Page Nav




Classic Header



Henry Kissinger,Former secretary of state,legendary diplomat and foreign policy scholar, dies at 100

Henry Kissinger,Former secretary of state,legendary diplomat and foreign policy scholar, dies at 100 At the age of 100, Henry Kissinger, one...


Henry Kissinger,Former secretary of state,legendary diplomat and foreign policy scholar, dies at 100

At the age of 100, Henry Kissinger, one of the nation's most significant foreign policy intellectuals for over 50 years, passed away.

As per a statement released by his consulting firm, Kissinger Associates, Inc., he passed away on Wednesday at his Connecticut residence. It was not stated what caused the death.

As Presidents Richard Nixon and Gerald Ford's national security advisor and secretary of state, Henry Kissinger was instrumental in creating the framework that allowed for more controlled ties with the Soviet Union, China, and the major Arab countries. Simultaneously, he was closely linked to some of the most divisive U.S. foreign policy decisions in the last few decades, having supported heavy bombing assaults in Southeast Asia and repeatedly chosen to ignore them.

Even though Kissinger never again worked directly for an American president after Ford stepped down, his contributions were significant. His influence on U.S. superpower relations endures today, and to the end of his life, he was a highly sought-after commentator on world affairs.

Richard Haass, president emeritus of the Council on Foreign Relations, described Kissinger as "the leading scholar-practitioner of the post-World War II era." "There were other great secretaries of state and a long list of impressive historians, but no one who combined the two pursuits as Kissinger did."

After fleeing Nazi Germany as a teenager, Kissinger never lost his strong German accent, and his tough baritone voice and remarks on foreign policy issues catapulted him into international prominence.

David Rothkopf was a managing director at Kissinger's consulting company for a while. "I remember walking down the street in Manhattan with him, and he would attract a crowd like a movie star, a rock star," Rothkopf said. "Everybody, regardless of what they thought of Henry, wanted to see Henry, wanted to be with Henry."

Kissinger, an international celebrity and former ambassador, was praised everywhere, even in Germany, where he and his family had left in 1938.

Hitler had been in power for five years at that point, and the Kissingers had been persecuted by the Nazis just like any other Jewish family. When Kissinger was growing up in Germany, he used to cross the street anytime he heard a gang of lads approaching since he knew he would probably get beat up. Kissinger said this to an interviewer.

Before being recruited into the U.S. Army, the young Kissinger attended night classes and worked at a factory in America.

Pvt. Kissinger was one of the American soldiers who, after being sent to Germany, freed starving Jewish detainees from an Ahlem detention camp. Sixty years later, at a documentary film screening on Ahlem with a large number of camp survivors in attendance, he ran across several of them again.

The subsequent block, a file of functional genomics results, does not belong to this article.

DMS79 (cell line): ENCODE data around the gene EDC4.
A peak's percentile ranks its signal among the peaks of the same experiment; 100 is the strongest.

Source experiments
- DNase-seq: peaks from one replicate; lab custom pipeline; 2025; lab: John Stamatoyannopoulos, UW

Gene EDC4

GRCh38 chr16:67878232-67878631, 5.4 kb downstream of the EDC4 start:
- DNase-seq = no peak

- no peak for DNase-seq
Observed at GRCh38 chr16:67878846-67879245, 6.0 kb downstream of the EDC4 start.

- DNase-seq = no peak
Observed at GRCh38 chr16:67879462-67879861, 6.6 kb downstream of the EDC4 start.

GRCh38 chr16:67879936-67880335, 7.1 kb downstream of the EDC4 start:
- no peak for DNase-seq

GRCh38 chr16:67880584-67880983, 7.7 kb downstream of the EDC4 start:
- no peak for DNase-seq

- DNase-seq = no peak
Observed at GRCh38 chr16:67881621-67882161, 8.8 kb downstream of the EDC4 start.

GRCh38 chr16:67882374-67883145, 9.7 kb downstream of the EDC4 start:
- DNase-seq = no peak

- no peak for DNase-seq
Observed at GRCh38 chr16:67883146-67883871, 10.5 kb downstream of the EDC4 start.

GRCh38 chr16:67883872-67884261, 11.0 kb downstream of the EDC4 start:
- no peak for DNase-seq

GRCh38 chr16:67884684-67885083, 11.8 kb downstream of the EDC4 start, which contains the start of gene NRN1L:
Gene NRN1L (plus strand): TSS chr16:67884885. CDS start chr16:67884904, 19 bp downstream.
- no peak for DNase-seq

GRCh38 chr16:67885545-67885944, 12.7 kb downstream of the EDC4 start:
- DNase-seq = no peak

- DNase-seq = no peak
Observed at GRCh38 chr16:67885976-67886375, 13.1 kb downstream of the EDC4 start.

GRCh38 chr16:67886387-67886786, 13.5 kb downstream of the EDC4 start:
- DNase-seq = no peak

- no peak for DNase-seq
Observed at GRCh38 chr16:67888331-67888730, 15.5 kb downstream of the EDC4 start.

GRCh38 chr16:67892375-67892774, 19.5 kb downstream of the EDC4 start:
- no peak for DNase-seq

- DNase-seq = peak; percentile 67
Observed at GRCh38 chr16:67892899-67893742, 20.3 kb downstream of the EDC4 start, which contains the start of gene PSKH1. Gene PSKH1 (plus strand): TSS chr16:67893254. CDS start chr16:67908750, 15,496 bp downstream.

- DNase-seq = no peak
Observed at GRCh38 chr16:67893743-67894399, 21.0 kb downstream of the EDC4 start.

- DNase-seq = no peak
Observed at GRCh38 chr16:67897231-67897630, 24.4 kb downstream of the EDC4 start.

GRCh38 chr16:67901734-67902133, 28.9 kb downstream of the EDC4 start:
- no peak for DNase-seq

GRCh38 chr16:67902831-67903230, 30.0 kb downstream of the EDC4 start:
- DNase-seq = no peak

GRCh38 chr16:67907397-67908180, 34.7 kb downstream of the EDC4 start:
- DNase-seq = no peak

In an unusually emotional statement, Kissinger declared, "There's nothing I'm more proud of than having been one of those who had the honor of liberating the Ahlem concentration camp."

Kissinger informed the Ahlem survivors that the people who attended the event meant more to him than anyone else, pointing out how frequently he spoke to different groups.

In that remark, Kissinger rejected the idea that his youth years in Nazi Germany had left him traumatized.

He shot back, "That's nonsense. They weren't killing people yet." A painful experience was meeting Ahlem. I have never had an event as frightening as that one."

Kissinger became a proponent of peace through strength as a result of his time serving in the American military in Germany.

He attended Harvard after leaving the service. He called his 300-page undergrad thesis "The Meaning of History." As he continued to teach at Harvard, his hawkish opinions gained him notoriety.

Richard Nixon became aware of Kissinger's work and appointed him as his national security adviser. He oversaw one of the riskiest phases in American diplomacy during the ensuing years. Kissinger set up Nixon's landmark visit to China in 1971.

Nixon retained Kissinger as his national security adviser but appointed him as secretary of state in 1973. Kissinger continued to serve as secretary of state but not as national security adviser when Gerald Ford assumed office following Nixon's resignation in 1974.

Kissinger had actually already left his imprint. He was more closely identified with the tough foreign policy stance he promoted than with the presidents he worked for. Indeed, several conservatives within his own Republican Party later attacked him for having pushed for d├ętente with Moscow.

That was practically unimaginable for a diplomat who always considered America to be the leading player in the global power struggle.

Elizabeth and David, his two children from his first marriage, and his wife Nancy Maginnes Kissinger are the only survivors of Kissinger.

No comments